## Ocf T X D

1 - T P - v b. Use the expression in part (a) to find the cash, accounting, and financial break-even points for the Wettway sailboat example in the chapter. Assume a 38 percent tax rate.

c. In part (b), the accounting break-even should be the same as before. Why? Verify this algebraically.

Operating Leverage and Taxes Show that if we consider the effect of taxes, the degree of operating leverage can be written as:

0. Can you interpret this in

Notice that this reduces to our previous result if T words?

Scenario Analysis Consider a project to supply Detroit with 35,000 tons of machine screws annually for automobile production. You will need an initial \$1,500,000 investment in threading equipment to get the project started; the project will last for five years. The accounting department estimates that annual fixed costs will be \$300,000 and that variable costs should be \$200 per ton; accounting will depreciate the initial fixed asset investment straight-line to zero over the five-year project life. It also estimates a salvage value of \$500,000 after dismantling costs. The marketing department estimates that the automakers will let the contract at a selling price of \$230 per ton. The engineering department estimates you

Ross et al.: Fundamentals of Corporate Finance, Sixth Edition, Alternate Edition

IV. Capital Budgeting

11. Project Analysis and Evaluation

PART FOUR Capital Budgeting

Challenge

(continued)

will need an initial net working capital investment of \$450,000. You require a 13 percent return and face a marginal tax rate of 38 percent on this project.

a. What is the estimated OCF for this project? The NPV? Should you pursue this project?

b. Suppose you believe that the accounting department's initial cost and salvage value projections are accurate only to within ±15 percent; the marketing department's price estimate is accurate only to within ±10 percent; and the engineering department's net working capital estimate is accurate only to within ± 5 percent. What is your worst-case scenario for this project? Your best-case scenario? Do you still want to pursue the project?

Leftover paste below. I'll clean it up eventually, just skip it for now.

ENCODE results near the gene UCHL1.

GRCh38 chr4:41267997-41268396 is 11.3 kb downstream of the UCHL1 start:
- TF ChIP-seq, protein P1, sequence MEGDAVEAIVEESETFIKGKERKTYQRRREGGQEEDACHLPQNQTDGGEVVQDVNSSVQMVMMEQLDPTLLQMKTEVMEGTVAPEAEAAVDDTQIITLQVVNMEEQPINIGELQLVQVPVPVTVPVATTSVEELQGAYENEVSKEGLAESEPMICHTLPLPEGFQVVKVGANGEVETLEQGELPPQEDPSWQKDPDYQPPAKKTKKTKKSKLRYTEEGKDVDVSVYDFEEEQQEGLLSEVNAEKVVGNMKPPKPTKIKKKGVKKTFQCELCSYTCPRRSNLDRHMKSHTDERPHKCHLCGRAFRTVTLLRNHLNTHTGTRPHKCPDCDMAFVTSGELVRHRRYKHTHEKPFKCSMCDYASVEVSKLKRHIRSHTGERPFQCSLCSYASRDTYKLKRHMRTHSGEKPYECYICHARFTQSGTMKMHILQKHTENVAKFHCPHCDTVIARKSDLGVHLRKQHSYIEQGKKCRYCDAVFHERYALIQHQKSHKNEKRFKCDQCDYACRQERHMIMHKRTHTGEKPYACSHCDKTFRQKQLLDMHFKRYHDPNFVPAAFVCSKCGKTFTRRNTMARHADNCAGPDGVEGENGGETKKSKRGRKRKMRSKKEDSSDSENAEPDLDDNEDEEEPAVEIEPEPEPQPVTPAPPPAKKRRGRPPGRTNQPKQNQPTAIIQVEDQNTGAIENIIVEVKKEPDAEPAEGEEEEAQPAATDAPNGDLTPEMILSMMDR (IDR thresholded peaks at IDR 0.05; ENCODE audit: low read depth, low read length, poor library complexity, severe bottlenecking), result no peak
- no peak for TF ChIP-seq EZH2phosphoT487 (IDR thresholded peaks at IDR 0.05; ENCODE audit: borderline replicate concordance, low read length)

26. Sensitivity Analysis In Problem 25, suppose you're confident about your own projections, but you're a little unsure about Detroit's actual machine screw requirement. What is the sensitivity of the project OCF to changes in the quantity supplied? What about the sensitivity of NPV to changes in quantity supplied? Given the sensitivity number you calculated, is there some minimum level of output below which you wouldn't want to operate? Why?

27. Break-Even Analysis Use the results of Problem 23 to find the accounting, cash, and financial break-even quantities for the company in Problem 25.

28. Operating Leverage Use the results of Problem 24 to find the degree of operating leverage for the company in Problem 25 at the base-case output level of 35,000 units. How does this number compare to the sensitivity figure you found in Problem 26? Verify that either approach will give you the same OCF figure at any new quantity level.